Earlier today, I drove to my wife’s work to take her out to lunch.  While on my way, I kept having cars driving way below the speedlimit and keeping me from passing them.  There was a 3-lane road with 3 vehicles driving approximately the same speed all lined up side-to-side.  I didn’t pay much attention to it.  Then, on the way back home more cars were driving even slower.  I was now starting to get a little frustrated.  Just when that happened, I got behind 4 bikers riding no more than 10 MPH.  I safely changed lanes and then a tractor was in my lane going even slower.  I still hadn’t done anything to address this growing frustration.  Still on the way home, I was on one of the interstate highways when everyone was slowing down abruptly for some reason I could not see.  When I got there, I saw a person talking on the cell phone and obviously not paying attention to the fact she was driving 20 MPH below the posted speed limits.   This was starting to bother me more and more.  Believeit or not, this happend a few more times before I got home.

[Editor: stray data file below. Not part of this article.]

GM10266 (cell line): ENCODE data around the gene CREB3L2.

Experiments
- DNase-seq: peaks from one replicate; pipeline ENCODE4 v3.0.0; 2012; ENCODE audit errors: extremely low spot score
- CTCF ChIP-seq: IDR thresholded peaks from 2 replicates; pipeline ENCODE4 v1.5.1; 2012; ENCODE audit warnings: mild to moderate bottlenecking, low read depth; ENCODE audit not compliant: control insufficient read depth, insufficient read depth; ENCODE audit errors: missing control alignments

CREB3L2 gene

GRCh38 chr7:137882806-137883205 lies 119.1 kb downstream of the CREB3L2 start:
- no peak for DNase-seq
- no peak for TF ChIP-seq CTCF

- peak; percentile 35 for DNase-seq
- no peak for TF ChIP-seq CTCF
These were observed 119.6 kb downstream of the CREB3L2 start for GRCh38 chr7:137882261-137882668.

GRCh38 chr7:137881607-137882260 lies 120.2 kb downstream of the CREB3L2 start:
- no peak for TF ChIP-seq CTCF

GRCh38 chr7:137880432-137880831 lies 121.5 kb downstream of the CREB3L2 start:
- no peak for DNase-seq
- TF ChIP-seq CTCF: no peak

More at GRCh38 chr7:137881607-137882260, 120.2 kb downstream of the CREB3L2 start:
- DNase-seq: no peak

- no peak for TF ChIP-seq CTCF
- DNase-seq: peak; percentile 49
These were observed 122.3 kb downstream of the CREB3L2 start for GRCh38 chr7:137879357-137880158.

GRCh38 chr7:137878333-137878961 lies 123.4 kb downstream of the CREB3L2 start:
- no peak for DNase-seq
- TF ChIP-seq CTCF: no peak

When I got home I realized that I could have avoided the frustration by practicing forgiveness.  So to answer the question, “When is a good time to practice forgiveness?, practice it while you are in the car.  Anytime something frustrates you at all, do what I typically do (except for today) by practicing forgiveness.

Here is what I “normally” do when I am in my car.  If someone cuts in front of me or acts like an idiot or something and it gets me even slightly frustrated, I say the following: “I forgive you for ______ and I forgive my self for having to forgive you.  Thank you.”  In the case where someone cuts in front of me, it might sound something like this: “I forgive you for cutting in front of me and I forgive myself for having to forgive you for doing it.  Thank you.”  I have done this for years but every now and then I have a brain freeze and forget to do it.  When you make practicing forgiveness a part of your routine, I promise, you will feel much better about the commute and yourself.

Peace, gratitude, and forgiveness,

Bill

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